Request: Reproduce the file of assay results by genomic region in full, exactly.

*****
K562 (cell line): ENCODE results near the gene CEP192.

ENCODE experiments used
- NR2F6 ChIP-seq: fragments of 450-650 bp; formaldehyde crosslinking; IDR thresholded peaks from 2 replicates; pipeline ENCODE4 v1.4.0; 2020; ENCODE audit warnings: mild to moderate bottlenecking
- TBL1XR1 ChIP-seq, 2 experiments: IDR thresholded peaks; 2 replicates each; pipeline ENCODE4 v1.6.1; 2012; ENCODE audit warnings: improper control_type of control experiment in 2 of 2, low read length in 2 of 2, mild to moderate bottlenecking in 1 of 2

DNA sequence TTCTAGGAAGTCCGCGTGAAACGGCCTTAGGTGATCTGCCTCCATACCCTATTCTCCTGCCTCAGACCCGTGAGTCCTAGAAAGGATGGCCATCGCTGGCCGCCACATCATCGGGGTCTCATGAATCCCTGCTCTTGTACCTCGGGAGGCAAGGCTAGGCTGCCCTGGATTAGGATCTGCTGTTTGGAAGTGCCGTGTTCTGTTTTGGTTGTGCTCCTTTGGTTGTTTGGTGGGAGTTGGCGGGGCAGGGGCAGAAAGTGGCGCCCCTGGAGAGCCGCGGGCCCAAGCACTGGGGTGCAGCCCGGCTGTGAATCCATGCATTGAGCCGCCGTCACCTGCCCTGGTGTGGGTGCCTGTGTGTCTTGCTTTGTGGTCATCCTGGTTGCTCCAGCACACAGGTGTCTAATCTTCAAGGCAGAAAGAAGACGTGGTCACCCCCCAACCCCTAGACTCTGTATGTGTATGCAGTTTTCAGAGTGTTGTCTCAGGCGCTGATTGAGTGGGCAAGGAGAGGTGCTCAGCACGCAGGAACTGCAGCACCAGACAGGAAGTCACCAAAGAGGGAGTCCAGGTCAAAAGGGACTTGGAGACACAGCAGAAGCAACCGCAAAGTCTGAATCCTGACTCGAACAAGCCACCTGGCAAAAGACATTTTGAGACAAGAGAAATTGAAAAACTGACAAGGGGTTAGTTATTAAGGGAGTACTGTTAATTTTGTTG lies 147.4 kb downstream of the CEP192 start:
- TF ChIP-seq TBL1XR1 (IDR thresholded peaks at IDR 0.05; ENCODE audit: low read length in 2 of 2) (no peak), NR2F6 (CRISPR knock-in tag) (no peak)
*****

K562 (cell line): ENCODE results near the gene CEP192.

ENCODE experiments used
- NR2F6 ChIP-seq: fragments of 450-650 bp; formaldehyde crosslinking; IDR thresholded peaks from 2 replicates; pipeline ENCODE4 v1.4.0; 2020; ENCODE audit warnings: mild to moderate bottlenecking
- TBL1XR1 ChIP-seq, 2 experiments: IDR thresholded peaks; 2 replicates each; pipeline ENCODE4 v1.6.1; 2012; ENCODE audit warnings: improper control_type of control experiment in 2 of 2, low read length in 2 of 2, mild to moderate bottlenecking in 1 of 2

DNA sequence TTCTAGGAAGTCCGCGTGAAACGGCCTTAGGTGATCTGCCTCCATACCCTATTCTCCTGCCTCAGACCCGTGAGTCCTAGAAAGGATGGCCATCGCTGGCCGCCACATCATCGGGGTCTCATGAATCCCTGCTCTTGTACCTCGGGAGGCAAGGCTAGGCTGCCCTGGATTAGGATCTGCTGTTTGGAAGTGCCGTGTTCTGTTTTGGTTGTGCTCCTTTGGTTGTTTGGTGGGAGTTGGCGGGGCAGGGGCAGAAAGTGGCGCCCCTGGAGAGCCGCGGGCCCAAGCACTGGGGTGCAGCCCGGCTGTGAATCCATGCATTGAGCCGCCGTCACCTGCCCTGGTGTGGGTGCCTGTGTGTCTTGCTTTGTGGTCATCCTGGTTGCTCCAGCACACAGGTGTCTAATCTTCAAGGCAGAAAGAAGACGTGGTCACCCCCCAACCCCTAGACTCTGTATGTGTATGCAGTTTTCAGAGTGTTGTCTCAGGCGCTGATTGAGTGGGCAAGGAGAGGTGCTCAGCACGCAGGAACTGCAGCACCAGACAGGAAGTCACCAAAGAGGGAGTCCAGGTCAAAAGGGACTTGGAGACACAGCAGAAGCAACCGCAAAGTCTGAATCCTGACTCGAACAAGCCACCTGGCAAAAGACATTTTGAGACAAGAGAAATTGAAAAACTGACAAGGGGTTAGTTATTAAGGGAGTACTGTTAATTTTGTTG lies 147.4 kb downstream of the CEP192 start:
- TF ChIP-seq TBL1XR1 (IDR thresholded peaks at IDR 0.05; ENCODE audit: low read length in 2 of 2) (no peak), NR2F6 (CRISPR knock-in tag) (no peak)